Gardenia Veitchii

HI everyone, i found an abandoned Gardenia V. not in very good shape but not so bad either. Because I have a "thing" for trouble plants I decided to rescued. I put the plant (it is in a clay pot 30") in my shower and clean the leaves and water deeply. It is planted in a very light mix, I think should be fine as drain quiet nicely. Next step I will put a layer of worm cast on top of the soil and put it in my balcony (lot of light, not too much sun, just a couple of hours late afternoon/evening) I read coffee is good, but i am not sure if it is "a coffee" or the used grains.... I would appreciate any idea, help, suggestions, info.....
Thanks
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Paulo (Toronto, Zone 5b)



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Paulo wrote:

Gardenias can be "heavy" feeders. They require lots of nutrients. In a container, however, you must be careful to avoid burning the roots with too much fertilizer all at once. Thus, feedings should be light but frequent. NEVER feed when the soil is dry.
Gardenias require soil that drains well. They should be constantly moist but never really wet. They also require an acidic soil. Both draining and acidity can be obtained with a mix that includes peat moss. Acidic fertilizers also help. Flower buds often fall off without opening if the plant has insufficient zinc, so a very small amount of zinc sulfate is good.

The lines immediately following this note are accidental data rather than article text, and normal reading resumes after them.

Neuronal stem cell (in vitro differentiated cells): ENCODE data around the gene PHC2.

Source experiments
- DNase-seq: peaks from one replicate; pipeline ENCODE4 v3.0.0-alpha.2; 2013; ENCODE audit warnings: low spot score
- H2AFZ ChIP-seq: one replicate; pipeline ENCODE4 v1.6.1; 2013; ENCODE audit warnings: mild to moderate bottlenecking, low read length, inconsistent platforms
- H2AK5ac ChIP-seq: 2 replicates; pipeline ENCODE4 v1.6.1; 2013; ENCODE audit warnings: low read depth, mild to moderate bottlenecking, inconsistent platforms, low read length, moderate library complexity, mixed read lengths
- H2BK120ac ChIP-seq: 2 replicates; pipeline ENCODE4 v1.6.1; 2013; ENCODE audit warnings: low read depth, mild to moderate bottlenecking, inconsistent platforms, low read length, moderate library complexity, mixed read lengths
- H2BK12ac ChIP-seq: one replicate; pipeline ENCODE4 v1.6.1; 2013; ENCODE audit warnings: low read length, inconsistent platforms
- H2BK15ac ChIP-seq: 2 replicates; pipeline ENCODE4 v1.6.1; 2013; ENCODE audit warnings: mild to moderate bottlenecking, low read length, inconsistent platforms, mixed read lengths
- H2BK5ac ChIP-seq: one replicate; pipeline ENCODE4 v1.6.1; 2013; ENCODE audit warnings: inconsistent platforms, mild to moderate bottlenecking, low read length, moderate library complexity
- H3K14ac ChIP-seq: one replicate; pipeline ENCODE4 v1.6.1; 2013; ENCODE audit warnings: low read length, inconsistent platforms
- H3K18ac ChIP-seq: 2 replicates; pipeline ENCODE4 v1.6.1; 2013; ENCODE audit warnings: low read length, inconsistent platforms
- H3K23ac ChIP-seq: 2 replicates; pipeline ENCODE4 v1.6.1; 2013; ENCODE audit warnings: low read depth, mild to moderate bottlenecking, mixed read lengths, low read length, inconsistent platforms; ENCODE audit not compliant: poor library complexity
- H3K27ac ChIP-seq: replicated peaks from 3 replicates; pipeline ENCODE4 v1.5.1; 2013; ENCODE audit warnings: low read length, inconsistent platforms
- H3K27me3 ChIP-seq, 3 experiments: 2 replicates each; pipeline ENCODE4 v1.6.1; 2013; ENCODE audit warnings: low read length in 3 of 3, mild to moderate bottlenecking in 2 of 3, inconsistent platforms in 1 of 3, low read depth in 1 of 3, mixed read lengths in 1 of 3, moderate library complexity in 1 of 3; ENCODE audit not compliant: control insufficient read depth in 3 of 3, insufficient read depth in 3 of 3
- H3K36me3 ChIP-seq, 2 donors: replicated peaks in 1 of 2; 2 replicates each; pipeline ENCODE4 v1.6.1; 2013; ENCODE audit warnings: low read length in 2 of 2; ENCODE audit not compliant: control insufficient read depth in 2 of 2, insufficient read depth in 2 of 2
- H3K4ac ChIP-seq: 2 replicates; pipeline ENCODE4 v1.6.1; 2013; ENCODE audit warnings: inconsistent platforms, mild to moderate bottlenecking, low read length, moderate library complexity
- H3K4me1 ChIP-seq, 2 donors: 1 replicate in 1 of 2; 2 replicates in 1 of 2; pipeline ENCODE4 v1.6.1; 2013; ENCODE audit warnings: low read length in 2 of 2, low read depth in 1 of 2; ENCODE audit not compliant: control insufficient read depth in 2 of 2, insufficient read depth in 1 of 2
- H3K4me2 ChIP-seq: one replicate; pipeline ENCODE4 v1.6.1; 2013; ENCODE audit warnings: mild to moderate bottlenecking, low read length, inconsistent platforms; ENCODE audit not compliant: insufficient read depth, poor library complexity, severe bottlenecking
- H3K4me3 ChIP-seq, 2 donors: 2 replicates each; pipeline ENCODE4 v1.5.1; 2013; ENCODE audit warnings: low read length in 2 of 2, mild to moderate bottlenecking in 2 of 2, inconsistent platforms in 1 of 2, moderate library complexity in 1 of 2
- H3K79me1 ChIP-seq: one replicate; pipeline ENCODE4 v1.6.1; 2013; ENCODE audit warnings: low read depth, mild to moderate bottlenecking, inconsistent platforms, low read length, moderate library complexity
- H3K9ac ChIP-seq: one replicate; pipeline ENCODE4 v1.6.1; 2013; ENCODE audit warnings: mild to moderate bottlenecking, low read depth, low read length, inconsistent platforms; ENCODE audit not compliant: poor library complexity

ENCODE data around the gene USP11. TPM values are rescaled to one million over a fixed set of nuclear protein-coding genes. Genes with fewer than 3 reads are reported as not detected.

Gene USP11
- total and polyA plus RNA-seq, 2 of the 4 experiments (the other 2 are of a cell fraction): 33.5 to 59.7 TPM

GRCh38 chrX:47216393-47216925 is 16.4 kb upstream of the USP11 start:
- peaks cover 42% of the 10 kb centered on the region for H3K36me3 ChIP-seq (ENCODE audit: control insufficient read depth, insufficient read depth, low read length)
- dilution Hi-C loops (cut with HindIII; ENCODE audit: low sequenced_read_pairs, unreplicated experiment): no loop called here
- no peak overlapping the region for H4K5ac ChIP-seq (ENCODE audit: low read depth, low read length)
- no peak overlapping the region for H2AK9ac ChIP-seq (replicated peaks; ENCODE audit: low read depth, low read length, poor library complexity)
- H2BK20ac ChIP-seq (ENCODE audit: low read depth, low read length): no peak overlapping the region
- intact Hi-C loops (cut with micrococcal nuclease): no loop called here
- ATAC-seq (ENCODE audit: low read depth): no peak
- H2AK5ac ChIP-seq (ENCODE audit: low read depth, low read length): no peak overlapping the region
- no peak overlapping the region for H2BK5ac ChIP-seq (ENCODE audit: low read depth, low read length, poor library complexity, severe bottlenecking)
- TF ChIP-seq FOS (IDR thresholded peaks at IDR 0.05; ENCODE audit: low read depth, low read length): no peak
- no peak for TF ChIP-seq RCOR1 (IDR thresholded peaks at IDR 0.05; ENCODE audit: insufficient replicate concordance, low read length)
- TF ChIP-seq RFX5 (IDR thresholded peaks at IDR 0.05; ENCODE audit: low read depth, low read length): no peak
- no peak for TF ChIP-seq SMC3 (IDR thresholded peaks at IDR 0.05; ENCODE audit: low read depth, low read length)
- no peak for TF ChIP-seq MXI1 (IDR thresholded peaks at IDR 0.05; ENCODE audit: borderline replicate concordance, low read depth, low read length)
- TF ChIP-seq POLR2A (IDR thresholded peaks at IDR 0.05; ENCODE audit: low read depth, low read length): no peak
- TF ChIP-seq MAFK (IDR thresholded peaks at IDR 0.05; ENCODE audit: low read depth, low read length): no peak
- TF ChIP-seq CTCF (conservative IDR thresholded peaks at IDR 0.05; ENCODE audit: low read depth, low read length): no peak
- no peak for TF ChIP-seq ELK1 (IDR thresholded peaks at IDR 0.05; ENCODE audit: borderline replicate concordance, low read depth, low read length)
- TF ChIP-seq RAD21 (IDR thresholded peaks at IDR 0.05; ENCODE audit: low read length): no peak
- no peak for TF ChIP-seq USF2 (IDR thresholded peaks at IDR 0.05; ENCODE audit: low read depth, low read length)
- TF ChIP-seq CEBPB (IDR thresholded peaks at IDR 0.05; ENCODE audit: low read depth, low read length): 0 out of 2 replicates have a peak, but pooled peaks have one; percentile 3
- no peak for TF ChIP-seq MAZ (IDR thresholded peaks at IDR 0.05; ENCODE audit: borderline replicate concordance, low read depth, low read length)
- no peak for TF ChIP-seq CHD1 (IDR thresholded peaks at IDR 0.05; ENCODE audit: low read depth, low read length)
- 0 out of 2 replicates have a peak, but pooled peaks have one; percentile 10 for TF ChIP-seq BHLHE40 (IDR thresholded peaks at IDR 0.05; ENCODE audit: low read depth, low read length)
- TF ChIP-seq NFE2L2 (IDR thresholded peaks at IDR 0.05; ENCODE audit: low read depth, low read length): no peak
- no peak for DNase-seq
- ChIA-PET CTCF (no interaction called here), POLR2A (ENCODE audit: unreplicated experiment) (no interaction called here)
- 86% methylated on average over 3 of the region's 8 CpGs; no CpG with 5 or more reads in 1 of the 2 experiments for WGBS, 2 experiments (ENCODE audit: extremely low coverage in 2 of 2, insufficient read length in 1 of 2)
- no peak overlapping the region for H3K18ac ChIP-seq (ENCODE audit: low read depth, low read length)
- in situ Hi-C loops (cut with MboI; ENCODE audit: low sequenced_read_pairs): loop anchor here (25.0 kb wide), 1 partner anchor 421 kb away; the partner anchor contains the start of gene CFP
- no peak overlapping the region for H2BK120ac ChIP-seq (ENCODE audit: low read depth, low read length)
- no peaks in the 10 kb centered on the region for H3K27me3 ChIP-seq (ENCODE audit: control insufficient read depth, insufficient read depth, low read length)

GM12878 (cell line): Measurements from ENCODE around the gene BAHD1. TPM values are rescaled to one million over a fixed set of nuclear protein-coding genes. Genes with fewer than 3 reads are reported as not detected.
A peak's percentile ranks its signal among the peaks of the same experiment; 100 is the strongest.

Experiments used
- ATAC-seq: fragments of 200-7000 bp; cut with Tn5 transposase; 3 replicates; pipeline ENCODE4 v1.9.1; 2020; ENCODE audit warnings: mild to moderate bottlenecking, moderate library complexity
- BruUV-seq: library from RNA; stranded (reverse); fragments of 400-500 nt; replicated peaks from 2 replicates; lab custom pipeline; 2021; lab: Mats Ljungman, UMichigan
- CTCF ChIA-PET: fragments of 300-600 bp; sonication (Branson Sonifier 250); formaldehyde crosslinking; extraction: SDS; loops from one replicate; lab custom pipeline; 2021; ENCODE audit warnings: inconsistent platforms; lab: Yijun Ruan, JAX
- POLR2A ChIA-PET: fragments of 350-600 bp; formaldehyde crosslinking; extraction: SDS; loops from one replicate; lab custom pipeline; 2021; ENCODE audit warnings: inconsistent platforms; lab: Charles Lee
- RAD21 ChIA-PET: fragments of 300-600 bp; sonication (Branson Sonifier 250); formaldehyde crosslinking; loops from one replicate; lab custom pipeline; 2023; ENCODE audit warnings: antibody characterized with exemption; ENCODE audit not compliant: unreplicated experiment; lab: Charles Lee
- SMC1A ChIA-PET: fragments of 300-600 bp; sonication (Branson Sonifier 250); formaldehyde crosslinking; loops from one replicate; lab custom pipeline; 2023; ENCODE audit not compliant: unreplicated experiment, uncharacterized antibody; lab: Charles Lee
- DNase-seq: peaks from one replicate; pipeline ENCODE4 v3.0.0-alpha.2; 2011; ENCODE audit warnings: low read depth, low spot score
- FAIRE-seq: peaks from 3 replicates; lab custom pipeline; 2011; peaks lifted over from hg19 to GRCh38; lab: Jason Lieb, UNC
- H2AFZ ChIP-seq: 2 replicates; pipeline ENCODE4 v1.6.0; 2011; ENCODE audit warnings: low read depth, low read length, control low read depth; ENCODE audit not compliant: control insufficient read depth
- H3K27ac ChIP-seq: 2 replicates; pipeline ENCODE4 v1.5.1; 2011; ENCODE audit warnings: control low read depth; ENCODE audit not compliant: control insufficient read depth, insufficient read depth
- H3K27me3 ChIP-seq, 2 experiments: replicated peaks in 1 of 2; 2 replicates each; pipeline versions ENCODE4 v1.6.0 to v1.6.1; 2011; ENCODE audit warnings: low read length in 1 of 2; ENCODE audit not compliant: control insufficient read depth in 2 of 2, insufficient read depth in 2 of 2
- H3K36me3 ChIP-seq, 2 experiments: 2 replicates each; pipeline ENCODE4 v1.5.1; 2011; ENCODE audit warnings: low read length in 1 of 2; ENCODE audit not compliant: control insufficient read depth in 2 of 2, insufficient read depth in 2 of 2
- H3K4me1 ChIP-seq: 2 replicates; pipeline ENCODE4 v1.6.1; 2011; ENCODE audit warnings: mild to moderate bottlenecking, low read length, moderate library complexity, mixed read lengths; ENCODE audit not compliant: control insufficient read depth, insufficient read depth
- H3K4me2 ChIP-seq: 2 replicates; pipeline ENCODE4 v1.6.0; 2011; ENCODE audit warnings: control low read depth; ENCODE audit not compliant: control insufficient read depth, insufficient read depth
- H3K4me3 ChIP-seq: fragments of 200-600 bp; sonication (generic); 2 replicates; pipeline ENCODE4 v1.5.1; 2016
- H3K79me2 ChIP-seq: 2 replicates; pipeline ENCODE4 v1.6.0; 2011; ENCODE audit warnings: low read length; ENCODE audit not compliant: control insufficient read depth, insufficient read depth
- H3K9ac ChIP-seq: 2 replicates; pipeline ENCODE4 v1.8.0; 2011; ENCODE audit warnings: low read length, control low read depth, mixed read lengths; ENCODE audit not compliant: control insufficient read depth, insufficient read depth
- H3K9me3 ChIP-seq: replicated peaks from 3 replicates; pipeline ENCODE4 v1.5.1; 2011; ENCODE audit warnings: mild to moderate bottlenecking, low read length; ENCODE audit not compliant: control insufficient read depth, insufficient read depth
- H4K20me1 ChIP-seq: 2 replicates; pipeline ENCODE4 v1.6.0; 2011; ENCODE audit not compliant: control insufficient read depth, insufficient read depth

I have a Gardenia jasminoides 'Veitchii' in my garden. I feed it commercial citrus food or ammonium sulfate. With the latter, I add iron sulfate. I always add zinc sulfate. Since my soil tends to be very heavy clay, I frequently scatter gypsum (calcium sulfate), which reacts to break up the clay and make it porous. Occasionally, I scatter a little soil sulfur around the plant. In a container with a good potting mix, you don't need the gypsum or soil sulfur. You will still need a large pinch of zinc sulfate about once every month or two unless you can find a fertilizer that already contains zinc. (See my <URL:http://www.rossde.com/garden/garden_potting_mix.html for ahome-made potting mix.)
To flower, gardenias require summer heat. Afternoon sun might be sufficient; if not, move the plant to where it gets more sun. Only in the hot deserts should they have all-day shade. Gardenias are hardy to winter temperatures as low as 20F (-7C). Because of summer temperatures of 90F and above, mine kept blooming this winter even when we had frosts.
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David E. Ross
Climate: California Mediterranean
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